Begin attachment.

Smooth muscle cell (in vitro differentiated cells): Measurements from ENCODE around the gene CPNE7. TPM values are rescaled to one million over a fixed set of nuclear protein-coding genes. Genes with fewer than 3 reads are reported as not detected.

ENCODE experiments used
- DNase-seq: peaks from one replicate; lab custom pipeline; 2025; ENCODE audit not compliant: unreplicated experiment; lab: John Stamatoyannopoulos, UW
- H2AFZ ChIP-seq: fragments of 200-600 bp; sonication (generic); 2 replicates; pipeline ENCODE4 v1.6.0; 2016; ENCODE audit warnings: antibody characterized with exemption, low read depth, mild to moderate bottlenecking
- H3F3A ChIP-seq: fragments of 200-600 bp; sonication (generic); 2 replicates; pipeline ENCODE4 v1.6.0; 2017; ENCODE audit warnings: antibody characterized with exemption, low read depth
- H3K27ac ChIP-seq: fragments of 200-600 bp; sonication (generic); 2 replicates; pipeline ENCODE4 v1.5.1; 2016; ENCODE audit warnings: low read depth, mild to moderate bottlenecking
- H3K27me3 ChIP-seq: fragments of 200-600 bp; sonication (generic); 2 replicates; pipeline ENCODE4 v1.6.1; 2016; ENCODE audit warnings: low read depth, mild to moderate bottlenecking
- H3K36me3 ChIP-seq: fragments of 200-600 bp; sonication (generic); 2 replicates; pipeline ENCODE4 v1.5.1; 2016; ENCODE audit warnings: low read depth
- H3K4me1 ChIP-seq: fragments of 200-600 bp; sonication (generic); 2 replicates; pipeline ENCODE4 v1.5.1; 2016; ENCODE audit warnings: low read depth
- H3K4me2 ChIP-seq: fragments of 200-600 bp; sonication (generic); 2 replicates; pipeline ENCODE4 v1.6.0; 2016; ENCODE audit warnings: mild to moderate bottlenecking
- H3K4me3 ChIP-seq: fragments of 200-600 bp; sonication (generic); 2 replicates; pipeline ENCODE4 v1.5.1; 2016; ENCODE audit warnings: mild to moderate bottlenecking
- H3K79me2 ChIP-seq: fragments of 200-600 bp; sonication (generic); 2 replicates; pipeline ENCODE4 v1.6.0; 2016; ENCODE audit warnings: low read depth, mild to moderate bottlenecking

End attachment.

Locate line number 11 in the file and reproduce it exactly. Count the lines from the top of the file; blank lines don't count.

- H3K4me3 ChIP-seq: fragments of 200-600 bp; sonication (generic); 2 replicates; pipeline ENCODE4 v1.5.1; 2016; ENCODE audit warnings: mild to moderate bottlenecking